The thorn in Paul’s flesh

The thorn in Paul’s flesh

What was that thorn in St Paul’s flesh which we heard about at Mass yesterday?

Just to jog your memory:

I was given a thorn in the flesh, an angel of Satan to beat me and stop me from getting too proud! About this thing, I have pleaded with the Lord three times for it to leave me.

(2 Cor 12:7-8)

St Augustine suggests Paul was referring to a physical affliction — perhaps the same “bodily ailment” which Paul mentions in his Letter to the Galatians. (Gal 4:13) St John Chrysostom argues that Paul was referring to the religious persecutions he endured. St Gregory the Great speculates that the thorn may be a temptation which Paul struggled with — anything from lust to greed to an addiction. Or maybe St Paul was reflecting on his fiery temperament, which I’ve blogged about before.

No speculation on the thorn in Paul’s flesh is complete without mention of cartoonist Tim Davis’ theory. Its implausibility in no way diminishes it hilarity:

St Paul’s terms are general and ambiguous, but there are a few things we can ascertain about this thorn. Firstly, it’s not only painful to him, but humiliating. Secondly, it’s not from God. We could go as far as to say it’s evil — Paul attributes his thorn to Satan. Thirdly, and most importantly, this unwanted and humiliating evil becomes a conduit of God’s grace.

We have thorns of our own — weaknesses, vices, addictions — which we can beg God to take away. And the good Lord  probably says to us what he said to Paul. “My grace is enough for you.”

But can we respond as Paul responds? “I am quite content with my weaknesses . . . For it is when I am weak that I am strong.”

Sacramental confession helps. How often shame and embarassment discourage us from confessing our sins. But it is precisely through confession that the Lord heals us of that shame and embarrassment.

When such thorns are hidden, they possess us and deprive us of peace. But when they are named, they lose their power and the Lord’s healing work flourishes.

It’s a very humble soul who can write “I shall be very happy to make my weaknesses my special boast, so that the power of Christ may stay over me.” This is the stuff of saints! The stuff of spiritual childhood! (Same thing.)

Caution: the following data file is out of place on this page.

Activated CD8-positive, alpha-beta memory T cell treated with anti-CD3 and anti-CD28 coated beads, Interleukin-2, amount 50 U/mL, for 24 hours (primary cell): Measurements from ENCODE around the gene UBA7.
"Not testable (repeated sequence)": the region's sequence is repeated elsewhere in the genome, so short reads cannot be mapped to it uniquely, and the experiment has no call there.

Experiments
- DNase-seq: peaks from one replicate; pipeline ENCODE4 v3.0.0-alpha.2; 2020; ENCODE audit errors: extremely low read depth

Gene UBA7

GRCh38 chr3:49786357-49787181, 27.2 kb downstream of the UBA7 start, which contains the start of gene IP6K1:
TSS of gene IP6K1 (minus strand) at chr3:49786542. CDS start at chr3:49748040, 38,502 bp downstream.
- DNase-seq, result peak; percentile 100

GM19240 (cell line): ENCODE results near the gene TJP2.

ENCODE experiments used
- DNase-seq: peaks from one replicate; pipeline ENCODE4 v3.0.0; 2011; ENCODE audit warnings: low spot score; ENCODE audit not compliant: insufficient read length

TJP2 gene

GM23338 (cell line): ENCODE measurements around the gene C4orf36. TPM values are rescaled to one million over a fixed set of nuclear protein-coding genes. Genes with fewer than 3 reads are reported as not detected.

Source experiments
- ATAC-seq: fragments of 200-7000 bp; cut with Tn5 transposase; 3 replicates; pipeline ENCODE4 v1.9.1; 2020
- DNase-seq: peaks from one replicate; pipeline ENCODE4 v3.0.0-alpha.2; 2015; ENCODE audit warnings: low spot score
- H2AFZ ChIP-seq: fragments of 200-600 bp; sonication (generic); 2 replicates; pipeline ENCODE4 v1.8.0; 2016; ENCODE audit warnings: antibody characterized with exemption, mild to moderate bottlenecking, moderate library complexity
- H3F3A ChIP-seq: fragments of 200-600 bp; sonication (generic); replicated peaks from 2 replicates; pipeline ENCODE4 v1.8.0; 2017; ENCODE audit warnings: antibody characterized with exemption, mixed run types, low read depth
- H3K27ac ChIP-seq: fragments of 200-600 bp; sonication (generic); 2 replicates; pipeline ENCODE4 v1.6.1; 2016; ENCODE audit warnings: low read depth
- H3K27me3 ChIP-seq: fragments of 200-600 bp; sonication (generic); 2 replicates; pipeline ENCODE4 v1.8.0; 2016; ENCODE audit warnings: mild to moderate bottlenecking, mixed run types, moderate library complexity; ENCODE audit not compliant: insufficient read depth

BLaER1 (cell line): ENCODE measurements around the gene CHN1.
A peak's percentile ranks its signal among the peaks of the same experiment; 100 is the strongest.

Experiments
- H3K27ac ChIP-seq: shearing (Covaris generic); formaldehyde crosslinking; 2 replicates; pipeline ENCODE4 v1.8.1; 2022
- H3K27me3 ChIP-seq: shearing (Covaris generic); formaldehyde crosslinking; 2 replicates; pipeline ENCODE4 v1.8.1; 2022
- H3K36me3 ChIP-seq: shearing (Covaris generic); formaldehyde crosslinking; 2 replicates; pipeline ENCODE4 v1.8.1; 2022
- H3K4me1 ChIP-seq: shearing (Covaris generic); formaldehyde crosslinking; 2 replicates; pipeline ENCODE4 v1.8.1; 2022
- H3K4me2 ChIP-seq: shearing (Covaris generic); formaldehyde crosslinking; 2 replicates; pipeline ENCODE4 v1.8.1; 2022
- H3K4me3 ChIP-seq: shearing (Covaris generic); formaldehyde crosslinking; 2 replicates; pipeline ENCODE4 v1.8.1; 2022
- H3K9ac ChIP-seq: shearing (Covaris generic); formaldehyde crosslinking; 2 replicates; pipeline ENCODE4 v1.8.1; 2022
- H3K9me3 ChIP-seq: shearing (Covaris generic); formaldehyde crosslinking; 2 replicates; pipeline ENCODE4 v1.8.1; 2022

St Paul, pray for us!

6 Comments

  1. MuMu
    Jul 9, 2012

    I wonder if Paul’s thorn was something like epilepsy, which would have posed a big challenge for the Jews … but would have shown Christ’s favour and power working through Paul in spite of an affliction which was generally regarded as demon possession? Paul says his condition would normally elicit scorn and contempt, but in fact it has not because of the power of the Holy Spirit working through him.

  2. Anne
    Jul 9, 2012

    MuMu I have petit mal epilepsy (managed) and hope it wasnt that, that emabarrassed Paul because I am not ashamed of mine. I actually think that my guardian angel worked very hard for me, driving when I spaced out, cooking when I spaced out etc etc etc. until it was corrected.
    My thinking of St Paul’s “thorn” has always been that it was probably sexual urges and continence. But that’s my theory.

    • Michaela
      Jul 9, 2012

      Hi Anne,
      I used to suffer from petit mal seizures as a child.
      During my primary school years they were very much the elephant in the room and I had a hard time making friends. A pretty big thorn I would say. Fortunately I was graced with plenty of brothers and sisters to rush my defense .
      I’m no theologian John but I think in his Letter to the Galatians Paul was referring to his blindness after the road to Damascus

      • Anne
        Jul 10, 2012

        Michaela unfortunately my petit mals still are with me.(I am sooooooo old) am on medication. the only way we can test is if I go off medication and dont drive for 6-12 months so for now I cant do that. When I finish work then I can.

  3. Andrew
    Jul 10, 2012

    Very interesting post. Thank you. I also love the cartoon with spongebob squarepants. haha.

  4. Cathy
    Jul 10, 2012

    Dear Fr. J,
    Thankyou for this post, it outlines the merits of suffering and the importance of the Sacrament of Confession. An interesting fact that may intrigue you and your readers is a study that was done way back regarding the numbers of suicide amoung Protestants being much higher than Catholic congregations. And the study concluded that this is primarily because the Sacrament of confession is non existent within Protestant congregations. You see it is human nature to offload and talk about our inner struggles and find forgiveness, but the Sacrament of Confession completes this spiritually. Priests who have the courage to wear their collar or habit are clearly identifiable amoung a crowd to a person who needs help, this may be the very thing that may save a soul for Christ. With all the personal struggles St. Paul reveals to us, it is refreshing insight into his human struggles that he mastered with Christs help and became a Saint.
    God Bless you Fr. J